Malaria

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The fight against malaria is one of the biggest public health successes of the 21st century. The number of deaths caused by malaria globally declined 50 percent between 2000 and 2015 – that translates to an estimated 6.8 million deaths averted.

We have the tools and treatments to prevent and cure malaria; but in recent years, global investment has plateaued and progress has stalled. This is a fight we can win, if we build and maintain unwavering commitment.

Malaria, caused by a parasite spread by certain types of mosquitoes, is among the deadliest diseases in human history. In 2016, there were 216 million cases and 445,000 deaths from malaria, with about 90 percent of these occurring in sub-Saharan Africa. Pregnant women and children under age 5 are most at risk, because of their weaker immune systems.

Malaria is present in 91 countries, and these increasingly fall into one of two categories: those progressing toward elimination and those with a high burden of malaria that are experiencing setbacks in their responses.

This progress toward elimination underscores the fact that we have effective tools and strategies to halt malaria. The issue is investment. An estimated US$2.7 billion was invested in malaria control and elimination efforts globally in 2016 – less than half the 2020 funding target.

The Global Fund provides 50 percent of all international financing for malaria, and has invested more than US$9.1 billion in malaria control programs in more than 100 countries from 2002-2016, using a comprehensive approach that combines:

  • Education about symptoms, prevention and treatment
  • Prevention through use of mosquito nets, spraying structures with insecticide and preventive treatment for children and pregnant women
  • Diagnosis, including supplying rapid diagnostic tests to community health volunteers
  • Treatment

Number of insecticide-treated nets distributed through Global Fund-supported programs

Community awareness and action

Global Fund partners work with communities in malaria-endemic areas to provided information about what malaria is, how it is transmitted, what treatments are available, and, most importantly, what actions to take if malaria is suspected. In Ghana, for example, village elders teach their community “not to let the sun set twice” on a child with fever. In many countries, malaria prevention lessons are added to the school curriculum. In Senegal, community health workers are a critical force in the fight to eliminate malaria, particularly in hard-to-reach rural villages.

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Race to elimination

The malaria map is shrinking. The global malaria strategy and the Sustainable Development Goals call for malaria to be eliminated from at least 35 countries by 2030. An additional milestone has been set for the elimination of malaria in at least 10 countries by 2020 – a target the health community believes is well within reach.

In places on the cusp of elimination, the Global Fund supports approaches that focus control activities in targeted geographic areas or for specific, high-risk populations. Enhanced case finding is resource intensive – requiring identifying and following up with every case, including family or community members who also might have been exposed. But it is essential to interrupting malaria transmission and achieving elimination. The investment to eliminate malaria will pay dividends beyond one disease, by alleviating a significant burden on resource-constrained health systems.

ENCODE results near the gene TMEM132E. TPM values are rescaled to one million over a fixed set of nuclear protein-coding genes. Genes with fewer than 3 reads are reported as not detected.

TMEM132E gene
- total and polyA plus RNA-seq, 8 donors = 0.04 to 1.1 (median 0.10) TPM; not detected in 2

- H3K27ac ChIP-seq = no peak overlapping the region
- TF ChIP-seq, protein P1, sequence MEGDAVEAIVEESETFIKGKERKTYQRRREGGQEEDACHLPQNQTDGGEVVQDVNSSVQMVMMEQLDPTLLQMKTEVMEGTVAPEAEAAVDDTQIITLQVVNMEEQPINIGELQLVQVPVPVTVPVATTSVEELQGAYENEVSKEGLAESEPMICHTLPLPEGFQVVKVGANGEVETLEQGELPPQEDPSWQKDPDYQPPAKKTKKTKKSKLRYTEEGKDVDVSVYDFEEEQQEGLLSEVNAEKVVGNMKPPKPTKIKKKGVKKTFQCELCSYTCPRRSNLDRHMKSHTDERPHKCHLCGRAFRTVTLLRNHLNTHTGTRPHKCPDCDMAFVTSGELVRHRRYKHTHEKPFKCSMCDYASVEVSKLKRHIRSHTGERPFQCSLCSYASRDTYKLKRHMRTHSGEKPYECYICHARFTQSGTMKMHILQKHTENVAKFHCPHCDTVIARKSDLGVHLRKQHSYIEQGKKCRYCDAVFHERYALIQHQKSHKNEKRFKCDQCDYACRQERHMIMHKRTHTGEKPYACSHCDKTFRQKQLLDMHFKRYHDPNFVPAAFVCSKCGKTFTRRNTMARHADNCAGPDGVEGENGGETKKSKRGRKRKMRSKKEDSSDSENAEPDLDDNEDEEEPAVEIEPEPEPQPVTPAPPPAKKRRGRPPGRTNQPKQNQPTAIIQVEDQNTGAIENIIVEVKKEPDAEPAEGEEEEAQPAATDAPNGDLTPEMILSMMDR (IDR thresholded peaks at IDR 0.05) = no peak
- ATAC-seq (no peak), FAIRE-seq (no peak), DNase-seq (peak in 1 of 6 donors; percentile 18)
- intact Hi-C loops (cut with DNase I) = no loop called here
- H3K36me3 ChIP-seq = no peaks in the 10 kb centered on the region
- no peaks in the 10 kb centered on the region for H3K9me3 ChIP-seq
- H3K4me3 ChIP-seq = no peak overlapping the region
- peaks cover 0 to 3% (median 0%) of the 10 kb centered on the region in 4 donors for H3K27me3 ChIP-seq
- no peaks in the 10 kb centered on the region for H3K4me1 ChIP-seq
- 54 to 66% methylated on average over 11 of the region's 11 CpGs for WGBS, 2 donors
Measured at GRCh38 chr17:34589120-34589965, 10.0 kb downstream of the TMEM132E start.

Despite the progress and promise, we face serious challenges.

  • The Greater Mekong region is ground zero for the emergence of drug-resistant malaria.
  • Insecticide resistance is widespread across Africa, where the disease burden is highest.
  • Climate change, migration and political instability impact malaria transmission dynamics and service delivery.
  • Sub-standard and counterfeit drugs can still be found in many markets.
  • Attention and focus can dissipate as the malaria burden drops, or progress stalls.

The last point is significant. The history of malaria elimination efforts shows that the disease will exploit any let up in efforts to control it. Even impressive gains can be wiped out by a lapse during a single transmission season, and failure to maintain effective control can result in resurgence of the disease. A “rebound” can make the situation even worse than before control efforts, because people lose the partial immunity acquired through repeated exposure to malaria.

This is why we must jump-start efforts where progress has stalled and commit to the sustained investment required to achieve the targets of the global malaria strategy.

Why RAI? Investing to Eliminate Malaria in the Mekong


Focus on Malaria
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The fight against malaria is one of the biggest public health successes of the 21st century.

Download our report for more on the challenge, the Global Fund response and the race to elimination.

Published 28 June 2018